Getting married to whoever you wanted wasn't always a choice people had. There were laws that made getting married to someone of a different race illegal. Read the paragraph below to read more about why Richard and Mildred weren't allowed to get married.
Virginia's Racial Integrity Acts
The Arrest
"Then section 20–59 of the Code makes the contracting of a marriage between a white person and any colored person a felony."
-Judge Leon Bazile
Or was it?...
Why is this Important?
The Loving v. Virginia case had a huge impact on the civil rights movement. It was just one case, but it was a big step of equal rights for all people no matter their color. (Source 1) shows the love Richard and Mildred had for one another. However they were forced to move out of their home because at the time white people and colored people were not allowed to get married in Virginia according to the Virginia Racial Integrity Act (source 3). There has been a long history of discrimination against interracial marriage (source 2) and the Loving's wanted to put an end to it. Richard and Mildred Loving just wanted to move back home and live together, so after they got arrested (source 4) they wanted to change the law. But they were found guilty (source 5) and had enough of this treatment. Mildred Loving wrote the US Attorney General, at the time, Robert Kennedy and he helped them find the right people to get the law changed (source 6). Richard and Mildred worked hard to get what they felt was equal opportunity to marry who they loved. In 1967 the Loving's won (source 7) their fight to marry who they wanted not matter what they look like. This has not only changed the lives of the Loving's but so many other families. Even though the laws have changed people still don't agree with this (source 8)... Today, there are still fights for equality in marriages and the Loving's give them hope (source 9).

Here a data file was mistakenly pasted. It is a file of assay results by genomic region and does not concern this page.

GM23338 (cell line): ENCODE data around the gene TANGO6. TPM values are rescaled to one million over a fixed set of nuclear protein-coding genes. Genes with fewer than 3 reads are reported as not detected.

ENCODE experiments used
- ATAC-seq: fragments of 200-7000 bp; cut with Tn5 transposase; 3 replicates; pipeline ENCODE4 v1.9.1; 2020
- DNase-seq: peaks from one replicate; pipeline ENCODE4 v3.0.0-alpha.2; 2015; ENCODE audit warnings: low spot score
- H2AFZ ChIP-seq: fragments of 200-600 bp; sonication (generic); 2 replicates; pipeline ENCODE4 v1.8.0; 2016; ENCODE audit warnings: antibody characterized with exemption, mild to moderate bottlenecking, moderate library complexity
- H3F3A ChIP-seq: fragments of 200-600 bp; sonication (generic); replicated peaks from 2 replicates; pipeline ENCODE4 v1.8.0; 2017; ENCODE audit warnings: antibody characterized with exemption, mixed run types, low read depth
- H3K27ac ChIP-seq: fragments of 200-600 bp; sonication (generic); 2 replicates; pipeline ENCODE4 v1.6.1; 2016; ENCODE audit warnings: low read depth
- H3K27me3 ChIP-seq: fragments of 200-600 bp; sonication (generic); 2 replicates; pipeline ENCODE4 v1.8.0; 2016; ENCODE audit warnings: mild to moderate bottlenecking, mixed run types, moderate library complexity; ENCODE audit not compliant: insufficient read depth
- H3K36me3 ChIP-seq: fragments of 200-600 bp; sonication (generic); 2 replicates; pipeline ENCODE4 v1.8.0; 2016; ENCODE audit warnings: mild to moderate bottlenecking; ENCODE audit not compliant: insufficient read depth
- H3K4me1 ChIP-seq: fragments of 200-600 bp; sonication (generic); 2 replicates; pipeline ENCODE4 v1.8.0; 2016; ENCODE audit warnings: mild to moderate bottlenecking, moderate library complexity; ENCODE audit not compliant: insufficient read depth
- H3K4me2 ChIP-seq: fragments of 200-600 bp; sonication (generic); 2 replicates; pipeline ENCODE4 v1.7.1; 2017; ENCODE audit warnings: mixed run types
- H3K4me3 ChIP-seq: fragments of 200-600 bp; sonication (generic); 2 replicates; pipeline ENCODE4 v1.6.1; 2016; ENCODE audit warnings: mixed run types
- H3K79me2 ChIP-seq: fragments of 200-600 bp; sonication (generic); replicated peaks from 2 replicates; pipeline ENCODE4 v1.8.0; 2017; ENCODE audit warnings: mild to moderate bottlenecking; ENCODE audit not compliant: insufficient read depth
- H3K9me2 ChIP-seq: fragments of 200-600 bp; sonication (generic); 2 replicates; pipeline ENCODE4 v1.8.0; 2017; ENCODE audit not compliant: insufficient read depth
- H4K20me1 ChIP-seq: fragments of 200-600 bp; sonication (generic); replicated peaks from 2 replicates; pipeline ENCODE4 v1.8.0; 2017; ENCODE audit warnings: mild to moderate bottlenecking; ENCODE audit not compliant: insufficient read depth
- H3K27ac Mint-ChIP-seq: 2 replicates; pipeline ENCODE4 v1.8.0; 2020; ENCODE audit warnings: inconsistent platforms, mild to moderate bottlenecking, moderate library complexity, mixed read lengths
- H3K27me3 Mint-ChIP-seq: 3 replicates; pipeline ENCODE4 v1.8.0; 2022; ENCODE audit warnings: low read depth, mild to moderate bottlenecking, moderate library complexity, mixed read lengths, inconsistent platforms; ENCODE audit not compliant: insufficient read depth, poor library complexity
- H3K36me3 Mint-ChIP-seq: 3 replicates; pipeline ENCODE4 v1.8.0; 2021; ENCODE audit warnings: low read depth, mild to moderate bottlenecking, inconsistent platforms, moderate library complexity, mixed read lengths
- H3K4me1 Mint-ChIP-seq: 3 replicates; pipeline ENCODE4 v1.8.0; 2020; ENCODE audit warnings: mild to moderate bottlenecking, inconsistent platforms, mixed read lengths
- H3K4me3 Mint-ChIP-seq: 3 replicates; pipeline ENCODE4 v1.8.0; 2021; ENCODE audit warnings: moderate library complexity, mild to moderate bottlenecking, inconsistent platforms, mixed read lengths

Richard and Mildred Loving
Villet, G. (2011, December 31). The Case of Loving v. Bigotry. Retrieved May 2, 2015, from http://www.nytimes.com/interactive/2012/01/01/magazine/look-loving-versus-bigotry.html?_r=0
This is a picture of Richard and Mildred Loving in their home in Virigina watching tv.

What are some similarities and differences between Richard and Mildred?
Look at their faces. What do you think they are feeling in this picture?
Why do you think this picture was taken?
The Virginia Racial Integrity Act was passed in 1924. It said that white's must marry white's and people of color may only marry other people of color. This is the act that didn't let Richard and Mildred get married and live in Virginia with their family. The picture on the left is the first page of the act, and the picture on the right is the first section of the act.